Let our New Year’s resolution be this: we will be there for one another
as fellow members of humanity, in the finest sense of the word.
~ Goran Persson
With the beginning of each New Year, many if not most of us start ticking off those areas that we wish to improve in the coming year, sitting down to compose the time-honored — or infamous, depending on how you look at it — New Year’s Resolutions.
I’m all in favor of New Year’s Resolutions, as it marks a time that we can restart, rejuvenate, reinvigorate and even reinvent our lives. It’s an opportunity to reassess ourselves, our goals and our decisions. Included in the typical list of resolutions are losing weight, getting organized, earning or saving more money, quitting smoking, improving education, spending more time with one’s family, visiting a place longed to see and finding that special someone with whom to share one’s life. In recent years, finding a job — or working in one that you really love — has been added to the list. What are your resolutions this New Year?
In addition to the resolutions that you list for 2016, I’d like to suggest the following that could enhance your professional and personal lives in the New Year and beyond:
- Develop a strategic plan for your job search. Whether you’re looking for a job or looking to change your current one you’ll find lots of suggestions, tips and techniques in my year-long job search series (2014).
- Adopt a positive attitude. Employers hire for attitude over aptitude, and generally speaking one’s soft skills are as, or more, important than one’s technical skills.
- Audit your social media presence and polish your smartphone etiquette. The world is watching you online and offline, so ensure that you are sending the message you want the world to receive about you. Inappropriate photos or art on your Facebook page or an unseemly or tactless comment anywhere can ruin your chances of attaining a job, promotion, candidacy, membership or other important advancement in your career or personal life.
- Improve your table manners. Mastering dining etiquette and knowing how to conduct yourself across the spectrum from the most formal to the most casual dining occasion can enhance your professional and social odds. You will be held in good stead whether you are invited to join an employer for lunch as a finalist for a much sought-after job; as a guest at your professor’s holiday reception; hanging out with your friends at a campus pizza party or attending a barbecue hosted by the parents of your new significant other. In addition, if you are a parent or student, dining with your family three times a week or more will provide significant benefits for both students and the family structure in the present and future.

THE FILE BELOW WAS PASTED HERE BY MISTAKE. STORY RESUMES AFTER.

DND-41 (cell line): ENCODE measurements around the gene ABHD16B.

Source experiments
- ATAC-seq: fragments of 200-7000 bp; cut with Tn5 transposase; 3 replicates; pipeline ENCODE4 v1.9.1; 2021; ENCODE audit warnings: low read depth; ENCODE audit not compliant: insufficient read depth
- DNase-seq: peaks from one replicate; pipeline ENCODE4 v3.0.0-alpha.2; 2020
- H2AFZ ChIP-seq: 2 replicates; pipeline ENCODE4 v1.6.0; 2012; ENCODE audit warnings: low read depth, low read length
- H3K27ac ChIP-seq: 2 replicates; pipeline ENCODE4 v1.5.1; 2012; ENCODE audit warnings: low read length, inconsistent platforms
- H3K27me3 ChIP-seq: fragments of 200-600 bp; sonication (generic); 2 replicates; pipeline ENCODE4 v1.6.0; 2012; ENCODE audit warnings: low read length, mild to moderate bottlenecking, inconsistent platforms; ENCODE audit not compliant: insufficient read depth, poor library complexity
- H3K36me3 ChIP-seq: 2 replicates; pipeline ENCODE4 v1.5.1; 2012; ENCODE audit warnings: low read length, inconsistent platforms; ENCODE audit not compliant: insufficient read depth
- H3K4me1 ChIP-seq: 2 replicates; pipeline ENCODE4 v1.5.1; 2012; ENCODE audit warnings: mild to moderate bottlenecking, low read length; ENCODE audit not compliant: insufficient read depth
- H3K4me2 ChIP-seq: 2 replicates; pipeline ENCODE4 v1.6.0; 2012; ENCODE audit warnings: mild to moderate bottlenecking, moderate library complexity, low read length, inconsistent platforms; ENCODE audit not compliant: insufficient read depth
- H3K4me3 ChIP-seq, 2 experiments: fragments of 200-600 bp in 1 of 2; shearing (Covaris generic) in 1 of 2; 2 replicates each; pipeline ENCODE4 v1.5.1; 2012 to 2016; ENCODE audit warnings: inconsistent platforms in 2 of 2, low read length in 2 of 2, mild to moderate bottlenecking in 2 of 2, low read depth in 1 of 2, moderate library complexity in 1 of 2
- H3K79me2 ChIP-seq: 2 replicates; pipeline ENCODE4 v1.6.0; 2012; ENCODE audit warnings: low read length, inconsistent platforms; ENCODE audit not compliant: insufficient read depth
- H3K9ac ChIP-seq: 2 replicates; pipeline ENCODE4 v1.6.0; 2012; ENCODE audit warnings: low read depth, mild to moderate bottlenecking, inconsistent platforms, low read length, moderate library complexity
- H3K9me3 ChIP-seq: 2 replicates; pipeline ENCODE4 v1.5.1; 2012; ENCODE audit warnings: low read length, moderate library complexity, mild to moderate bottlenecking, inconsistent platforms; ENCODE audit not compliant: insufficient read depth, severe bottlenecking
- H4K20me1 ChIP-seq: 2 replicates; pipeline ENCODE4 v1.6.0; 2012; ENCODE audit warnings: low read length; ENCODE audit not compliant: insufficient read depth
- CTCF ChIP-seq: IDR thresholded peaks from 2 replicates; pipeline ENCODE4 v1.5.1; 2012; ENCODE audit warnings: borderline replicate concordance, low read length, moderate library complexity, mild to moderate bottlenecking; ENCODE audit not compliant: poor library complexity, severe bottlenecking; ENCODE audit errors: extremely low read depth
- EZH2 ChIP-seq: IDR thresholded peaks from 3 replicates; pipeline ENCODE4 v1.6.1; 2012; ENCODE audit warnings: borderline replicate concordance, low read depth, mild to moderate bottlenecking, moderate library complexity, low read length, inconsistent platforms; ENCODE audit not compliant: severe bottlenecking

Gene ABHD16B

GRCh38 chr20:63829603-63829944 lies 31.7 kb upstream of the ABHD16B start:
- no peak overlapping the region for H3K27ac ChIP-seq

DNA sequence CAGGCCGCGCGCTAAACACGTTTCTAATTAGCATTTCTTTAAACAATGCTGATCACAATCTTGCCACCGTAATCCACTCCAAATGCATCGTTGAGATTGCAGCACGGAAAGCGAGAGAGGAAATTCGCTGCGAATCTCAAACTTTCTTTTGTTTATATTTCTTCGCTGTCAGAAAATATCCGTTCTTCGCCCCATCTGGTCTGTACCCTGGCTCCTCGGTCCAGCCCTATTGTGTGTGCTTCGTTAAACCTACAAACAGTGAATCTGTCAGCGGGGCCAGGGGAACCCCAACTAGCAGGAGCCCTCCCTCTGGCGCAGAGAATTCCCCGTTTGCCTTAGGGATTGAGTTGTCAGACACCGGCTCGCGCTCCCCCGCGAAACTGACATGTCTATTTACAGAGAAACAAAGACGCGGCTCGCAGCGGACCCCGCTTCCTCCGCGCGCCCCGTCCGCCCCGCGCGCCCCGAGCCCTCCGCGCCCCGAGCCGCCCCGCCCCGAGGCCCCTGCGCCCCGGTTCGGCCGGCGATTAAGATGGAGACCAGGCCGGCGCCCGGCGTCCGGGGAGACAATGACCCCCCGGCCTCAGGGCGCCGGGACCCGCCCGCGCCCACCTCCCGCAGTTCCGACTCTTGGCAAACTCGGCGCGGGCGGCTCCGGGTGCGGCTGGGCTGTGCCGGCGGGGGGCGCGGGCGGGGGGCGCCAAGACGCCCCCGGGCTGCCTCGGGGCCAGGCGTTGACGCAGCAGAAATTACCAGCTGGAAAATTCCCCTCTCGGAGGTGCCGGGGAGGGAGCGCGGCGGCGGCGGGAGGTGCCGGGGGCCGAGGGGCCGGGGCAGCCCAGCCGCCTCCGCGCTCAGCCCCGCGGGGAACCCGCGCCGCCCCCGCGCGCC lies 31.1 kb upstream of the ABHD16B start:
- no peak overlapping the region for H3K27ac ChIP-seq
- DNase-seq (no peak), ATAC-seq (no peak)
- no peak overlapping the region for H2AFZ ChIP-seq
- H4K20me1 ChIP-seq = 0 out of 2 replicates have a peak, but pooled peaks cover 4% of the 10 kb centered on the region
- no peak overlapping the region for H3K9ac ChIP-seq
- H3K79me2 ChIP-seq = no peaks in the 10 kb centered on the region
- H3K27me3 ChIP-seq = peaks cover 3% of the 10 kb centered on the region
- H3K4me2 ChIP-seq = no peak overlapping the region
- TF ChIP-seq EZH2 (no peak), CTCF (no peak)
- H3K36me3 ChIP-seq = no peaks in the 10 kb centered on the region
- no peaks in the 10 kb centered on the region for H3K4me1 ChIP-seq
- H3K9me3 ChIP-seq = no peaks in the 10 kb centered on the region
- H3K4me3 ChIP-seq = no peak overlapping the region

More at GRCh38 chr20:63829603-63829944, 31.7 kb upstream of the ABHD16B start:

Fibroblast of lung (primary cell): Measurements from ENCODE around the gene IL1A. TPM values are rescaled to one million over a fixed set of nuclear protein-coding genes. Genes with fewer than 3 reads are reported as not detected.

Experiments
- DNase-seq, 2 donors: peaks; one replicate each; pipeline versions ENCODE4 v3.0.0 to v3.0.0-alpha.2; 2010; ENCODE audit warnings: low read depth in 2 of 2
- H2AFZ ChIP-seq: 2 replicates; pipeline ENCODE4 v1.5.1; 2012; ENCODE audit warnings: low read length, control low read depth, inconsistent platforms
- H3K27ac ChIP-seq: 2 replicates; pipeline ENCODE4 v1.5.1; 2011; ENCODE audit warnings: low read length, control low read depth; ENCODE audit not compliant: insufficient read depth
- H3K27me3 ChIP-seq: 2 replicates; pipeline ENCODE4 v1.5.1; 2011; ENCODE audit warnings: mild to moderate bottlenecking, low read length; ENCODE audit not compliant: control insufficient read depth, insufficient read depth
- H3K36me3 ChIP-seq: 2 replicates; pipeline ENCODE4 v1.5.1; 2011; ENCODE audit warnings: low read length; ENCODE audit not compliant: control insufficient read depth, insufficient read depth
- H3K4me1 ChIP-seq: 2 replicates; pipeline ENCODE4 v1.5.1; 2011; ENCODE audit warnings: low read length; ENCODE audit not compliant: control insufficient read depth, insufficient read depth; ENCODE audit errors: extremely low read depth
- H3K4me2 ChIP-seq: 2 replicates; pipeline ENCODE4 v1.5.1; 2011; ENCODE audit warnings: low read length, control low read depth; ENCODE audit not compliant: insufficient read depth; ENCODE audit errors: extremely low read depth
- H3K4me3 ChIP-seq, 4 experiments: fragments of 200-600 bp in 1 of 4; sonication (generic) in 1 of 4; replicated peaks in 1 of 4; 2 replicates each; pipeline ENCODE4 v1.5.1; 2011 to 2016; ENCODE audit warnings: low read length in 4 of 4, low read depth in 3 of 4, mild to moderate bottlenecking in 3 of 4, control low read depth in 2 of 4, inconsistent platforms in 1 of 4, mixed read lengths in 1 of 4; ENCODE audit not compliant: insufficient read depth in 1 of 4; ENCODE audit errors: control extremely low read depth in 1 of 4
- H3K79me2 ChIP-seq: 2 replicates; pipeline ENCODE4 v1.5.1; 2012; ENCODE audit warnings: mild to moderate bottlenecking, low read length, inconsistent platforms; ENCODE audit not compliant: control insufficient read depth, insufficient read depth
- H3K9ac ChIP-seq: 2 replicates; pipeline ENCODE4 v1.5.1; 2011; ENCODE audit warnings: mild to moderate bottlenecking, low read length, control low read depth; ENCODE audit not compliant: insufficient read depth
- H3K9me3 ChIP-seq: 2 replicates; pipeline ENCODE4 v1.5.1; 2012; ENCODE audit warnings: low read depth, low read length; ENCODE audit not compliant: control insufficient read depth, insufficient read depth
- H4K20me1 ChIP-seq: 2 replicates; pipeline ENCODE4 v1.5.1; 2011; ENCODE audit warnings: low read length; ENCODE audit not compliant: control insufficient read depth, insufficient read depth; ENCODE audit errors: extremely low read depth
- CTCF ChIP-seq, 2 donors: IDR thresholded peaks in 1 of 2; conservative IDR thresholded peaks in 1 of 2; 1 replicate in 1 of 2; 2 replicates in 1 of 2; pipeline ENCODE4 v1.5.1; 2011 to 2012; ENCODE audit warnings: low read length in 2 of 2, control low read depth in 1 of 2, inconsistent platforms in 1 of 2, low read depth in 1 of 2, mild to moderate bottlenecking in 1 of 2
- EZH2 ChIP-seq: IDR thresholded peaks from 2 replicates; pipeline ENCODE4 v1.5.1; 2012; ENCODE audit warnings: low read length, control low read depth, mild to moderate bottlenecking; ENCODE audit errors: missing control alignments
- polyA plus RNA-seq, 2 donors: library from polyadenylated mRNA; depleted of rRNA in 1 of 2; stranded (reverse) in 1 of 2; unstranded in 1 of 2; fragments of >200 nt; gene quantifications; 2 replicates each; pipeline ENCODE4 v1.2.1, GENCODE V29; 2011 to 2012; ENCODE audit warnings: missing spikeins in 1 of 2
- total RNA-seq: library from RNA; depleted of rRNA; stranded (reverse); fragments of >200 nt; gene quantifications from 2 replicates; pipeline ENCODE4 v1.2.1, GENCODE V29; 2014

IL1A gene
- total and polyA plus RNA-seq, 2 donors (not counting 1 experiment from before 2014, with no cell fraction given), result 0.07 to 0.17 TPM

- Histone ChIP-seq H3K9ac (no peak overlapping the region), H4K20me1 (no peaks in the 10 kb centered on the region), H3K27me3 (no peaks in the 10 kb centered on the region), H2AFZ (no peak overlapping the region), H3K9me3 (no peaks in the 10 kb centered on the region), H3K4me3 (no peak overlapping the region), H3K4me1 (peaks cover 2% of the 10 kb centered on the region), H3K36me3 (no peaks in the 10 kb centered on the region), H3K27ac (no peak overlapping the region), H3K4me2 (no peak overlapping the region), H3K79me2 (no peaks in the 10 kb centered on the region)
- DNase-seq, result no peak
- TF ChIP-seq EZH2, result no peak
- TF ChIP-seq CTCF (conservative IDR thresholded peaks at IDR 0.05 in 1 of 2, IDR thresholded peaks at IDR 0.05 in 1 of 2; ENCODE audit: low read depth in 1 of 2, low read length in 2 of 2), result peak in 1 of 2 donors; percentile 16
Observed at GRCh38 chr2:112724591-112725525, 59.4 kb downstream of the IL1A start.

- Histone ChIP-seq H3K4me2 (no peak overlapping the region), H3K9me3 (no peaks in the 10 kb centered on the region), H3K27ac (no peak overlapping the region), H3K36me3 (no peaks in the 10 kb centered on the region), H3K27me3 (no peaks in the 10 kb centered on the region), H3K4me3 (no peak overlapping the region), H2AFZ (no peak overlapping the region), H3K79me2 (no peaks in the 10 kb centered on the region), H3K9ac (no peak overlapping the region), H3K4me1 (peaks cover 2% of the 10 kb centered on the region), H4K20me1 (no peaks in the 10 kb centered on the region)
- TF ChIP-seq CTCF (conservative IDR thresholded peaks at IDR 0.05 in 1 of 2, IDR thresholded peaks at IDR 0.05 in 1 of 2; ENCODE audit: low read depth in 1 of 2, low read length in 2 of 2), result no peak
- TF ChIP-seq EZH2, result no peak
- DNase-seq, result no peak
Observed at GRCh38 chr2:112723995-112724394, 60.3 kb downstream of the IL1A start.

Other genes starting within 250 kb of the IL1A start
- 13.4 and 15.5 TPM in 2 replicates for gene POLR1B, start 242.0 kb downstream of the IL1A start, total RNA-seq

- Open your heart and mind to other cultures, ideas and lifestyles. We live in a multicultural civilization that is stretching across the U.S. as well as other countries. Getting to know others who are different from us can only enrich us and our society and make us stronger in every sense. Demonstrating good manners and civility to others, including to those who are different from us or with whom we don’t agree on everything, elevates us and society as a whole. This does not mean we should be doormats, but showing kindness to people also shows our strength and leadership.
- Be kind to animals. This includes showing love to and taking proper care of our pets; exhibiting respect and proper protocol toward guide and service dogs and their owners; and taking responsibility for eliminating cruelty and for promoting humane treatment and respect for all domestic animals including pets and livestock and for eliminating the slaughter of wildlife for greed and profit and for their wellbeing and survival.
- Vote. The year 2016 is a Presidential election year as well as a year in which Congressional, state and local elections will take place. Although voting is not a law, it is the right, privilege and responsibility of every U.S. citizen to take part in selecting the people who will represent him or her. Voting is necessary to ensure that — to use the words of Abraham Lincoln in his Gettysburg Address — “government of the people, by the people, for the people, shall not perish from the earth.” And while Americans tend to turn out to vote in a Presidential election year, it is imperative that they also go to the polls in droves in during mid-term and off-year elections as well. After all, it’s not just the election of a President — who sets the tone of the country, operates on a high level, and is charged with protecting the country and defending the Constitution — that affects our lives; affecting our lives even more immediately are the elections of senators and representatives of the U.S. Congress, governors, state senators and assembly members, county legislators, mayors, town and village board members and so on that can occur throughout the year as well as on the November election date. So whether you’ll be voting for the first or umpteenth time in 2016 make sure you know who is running where and for what and understand his or her positions and how they align with your values, principles, desires and goals. Using your vote is taking an action that can change your life and the world.
Above all, let’s “be there for one another,” as former Swedish Prime Minister Goren says. With that, a Happy New Year to all. And for those celebrating Kwanzaa, all my best wishes.
Please join me next week as the Wedding Series resumes!
Until next time,